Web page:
In 2017, the National Institute of Mental Health found that 2.8% of adults had Bipolar Disorder. Although 2.8% of the population may sound like an insignificant number of people, it actually equates to 7.8 million people. Of the adults with bipolar disorder, 17.1% of the adults did not experience significant impairment in major areas of their life. One criterion for Bipolar II disorder is that the experience of hypomanic episodes does not cause significant impairment to major areas of the individual’s life (DSM, 2017).
Mania versus Hypomania
With Bipolar II, the individual will experience hypomania. With Bipolar I, the individual will experience mania. It can be difficult to differentiate between mania and hypomania because the symptoms are the same, but the key differences are the intensity of the symptoms and the length of time that the symptoms last. In Bipolar II, the symptoms last at least 4 consecutive days. If the symptoms last for at least 7 consecutive days, then Bipolar I should be a considered diagnosis (if the experience also includes significant impairment.) CLICK HERE to read my blog, What’s the Difference Between Mania and Hypomania in Bipolar Disorder.
Significant Impairment versus No Significant Impairment
Significant impairment during the course of a manic episode is a requirement for Bipolar I disorder. Significant impairment means that the manic symptoms impact an individual’s life to the point where their school/work performance, relationships, or how much they take care of themselves, declines. The individual may have a history of losing jobs, extreme financial losses, or interactions with the legal system, to name a few examples. Although not required, an individual might be hospitalized to prevent them from harming themselves or others.
In Bipolar II disorder, the hypomanic episodes do not impair major areas of the individual’s life, nor do they lead to psychiatric hospitalization. This means that, although the individual experiences hypomanic symptoms, they are able to function at work and school. Sometimes, the symptoms can aid in productivity or achievement.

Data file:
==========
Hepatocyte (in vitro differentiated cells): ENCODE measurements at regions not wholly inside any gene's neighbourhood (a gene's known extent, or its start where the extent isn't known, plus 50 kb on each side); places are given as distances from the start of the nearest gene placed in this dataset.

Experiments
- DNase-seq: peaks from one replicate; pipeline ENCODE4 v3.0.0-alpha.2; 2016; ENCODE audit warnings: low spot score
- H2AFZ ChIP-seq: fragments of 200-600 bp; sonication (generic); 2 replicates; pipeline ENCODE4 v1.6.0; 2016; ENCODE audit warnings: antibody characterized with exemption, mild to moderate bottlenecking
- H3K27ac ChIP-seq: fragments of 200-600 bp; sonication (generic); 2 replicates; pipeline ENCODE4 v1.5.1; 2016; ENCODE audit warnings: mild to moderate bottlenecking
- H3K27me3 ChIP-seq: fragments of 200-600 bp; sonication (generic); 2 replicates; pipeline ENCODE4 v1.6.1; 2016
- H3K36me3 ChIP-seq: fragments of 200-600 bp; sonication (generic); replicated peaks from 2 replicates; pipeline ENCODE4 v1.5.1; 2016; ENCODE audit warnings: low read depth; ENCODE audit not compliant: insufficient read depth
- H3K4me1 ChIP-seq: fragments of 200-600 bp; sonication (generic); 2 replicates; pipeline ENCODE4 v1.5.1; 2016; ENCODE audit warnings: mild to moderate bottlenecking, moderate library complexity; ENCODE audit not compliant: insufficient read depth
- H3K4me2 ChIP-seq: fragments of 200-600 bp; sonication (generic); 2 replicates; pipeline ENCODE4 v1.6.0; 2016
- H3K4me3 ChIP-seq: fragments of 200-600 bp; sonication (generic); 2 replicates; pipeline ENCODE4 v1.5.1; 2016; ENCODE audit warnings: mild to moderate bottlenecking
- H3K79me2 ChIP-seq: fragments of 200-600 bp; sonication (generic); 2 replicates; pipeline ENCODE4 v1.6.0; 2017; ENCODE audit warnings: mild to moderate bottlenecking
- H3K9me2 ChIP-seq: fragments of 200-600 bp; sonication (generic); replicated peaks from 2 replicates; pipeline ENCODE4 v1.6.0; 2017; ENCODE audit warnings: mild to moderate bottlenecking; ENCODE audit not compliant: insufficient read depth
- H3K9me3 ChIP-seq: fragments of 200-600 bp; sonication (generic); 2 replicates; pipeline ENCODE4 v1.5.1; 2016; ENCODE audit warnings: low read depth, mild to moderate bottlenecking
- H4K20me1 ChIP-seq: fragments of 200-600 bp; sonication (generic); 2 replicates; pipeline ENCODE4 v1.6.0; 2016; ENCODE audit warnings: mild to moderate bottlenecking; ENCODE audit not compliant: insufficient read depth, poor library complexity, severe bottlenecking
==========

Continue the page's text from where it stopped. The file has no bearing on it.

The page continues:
Impairment Occurs During Depression
Although an individual living with Bipolar II does not experience impairment within major areas of their life during hypomanic episodes, they will experience impairment during depressive episodes. The individual living with Bipolar II will usually seek therapy or psychiatry for depression (DSM, 2017). This is also why individuals living with Bipolar II can be misdiagnosed as experiencing Major Depressive Disorder. Why? Because they’re functioning during hypomania, so it may not be on their radar that hypomania is something to consider as a problem. And, the individual experiences depression for the majority of their illness (DSM, 2017). The depression symptoms are more than a period of sadness: It’s a full depressive episode. CLICK HERE to watch my video, Am I Sad or Am I Depressed?
An official diagnosis of Bipolar Disorder must come from a mental health professional, such as a therapist or psychiatrist who specializes in, or is at least very familiar with, Bipolar Disorder. I specialize in Bipolar Disorder. CLICK HERE to find out how I treat Bipolar Disorder
What do I do?
Therapy is very helpful for Bipolar Disorder. It’s important to know that bipolar disorder is treatable and manageable. Through therapy, the individual can experience what it’s like to not be judged, learn strategies to manage and respond to symptoms effectively, feel confident about themselves, and be able to identify other parts of themselves that make up their identity. There are multiple therapy approaches to treating bipolar disorder, including Social Rhythm and Interpersonal Therapy, Functional Family Therapy, and Cognitive Behavioral Therapy, to name a few.
I specialize in Bipolar Disorders and provide individual therapy. I provide video therapy to individuals living in California. If you are interested in receiving individual therapy with me, you can call, email, or self-schedule a phone consultation. CLICK HERE to learn about telehealth. Ready to get started? Let’s work together!
My office is located in Irvine, which is near Newport Beach, Orange, Fountain Valley, Costa Mesa, Anaheim, Huntington Beach, Mission Viejo, Laguna Niguel, Aliso Viejo, Laguna Hills, Tustin, Seal Beach, and beyond.
Check out my video on some myths of Bipolar Disorder:
Interested in learning more? Check out the following blogs I’ve created:
Photo Credit: Photo by Nick Fewings on Unsplash